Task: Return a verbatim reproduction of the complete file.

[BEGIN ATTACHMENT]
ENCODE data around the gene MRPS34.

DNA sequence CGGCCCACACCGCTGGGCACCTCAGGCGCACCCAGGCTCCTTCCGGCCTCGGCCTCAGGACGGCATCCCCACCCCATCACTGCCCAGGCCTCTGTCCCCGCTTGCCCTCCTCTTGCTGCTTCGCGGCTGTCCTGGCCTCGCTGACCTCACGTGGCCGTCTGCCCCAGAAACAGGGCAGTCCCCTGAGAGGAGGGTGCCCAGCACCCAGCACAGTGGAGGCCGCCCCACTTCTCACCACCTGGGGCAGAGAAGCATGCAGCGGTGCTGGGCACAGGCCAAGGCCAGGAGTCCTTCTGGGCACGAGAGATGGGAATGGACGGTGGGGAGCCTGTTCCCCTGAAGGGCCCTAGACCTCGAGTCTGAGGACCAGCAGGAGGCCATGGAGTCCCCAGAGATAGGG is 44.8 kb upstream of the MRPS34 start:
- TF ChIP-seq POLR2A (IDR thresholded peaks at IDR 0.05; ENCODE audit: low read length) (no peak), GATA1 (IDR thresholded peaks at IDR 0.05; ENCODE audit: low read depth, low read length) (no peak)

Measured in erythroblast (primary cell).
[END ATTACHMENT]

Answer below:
ENCODE data around the gene MRPS34.

DNA sequence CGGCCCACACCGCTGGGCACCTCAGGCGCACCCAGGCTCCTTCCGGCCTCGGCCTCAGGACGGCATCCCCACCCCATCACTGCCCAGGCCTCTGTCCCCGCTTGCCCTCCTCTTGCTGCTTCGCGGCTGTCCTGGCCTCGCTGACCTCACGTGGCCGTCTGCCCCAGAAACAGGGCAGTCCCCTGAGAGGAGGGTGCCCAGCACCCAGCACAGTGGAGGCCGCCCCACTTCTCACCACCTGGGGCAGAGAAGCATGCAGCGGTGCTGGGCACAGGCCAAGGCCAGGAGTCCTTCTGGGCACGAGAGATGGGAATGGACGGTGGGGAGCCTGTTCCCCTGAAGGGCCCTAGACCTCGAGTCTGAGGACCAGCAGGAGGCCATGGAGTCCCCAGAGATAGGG is 44.8 kb upstream of the MRPS34 start:
- TF ChIP-seq POLR2A (IDR thresholded peaks at IDR 0.05; ENCODE audit: low read length) (no peak), GATA1 (IDR thresholded peaks at IDR 0.05; ENCODE audit: low read depth, low read length) (no peak)

Measured in erythroblast (primary cell).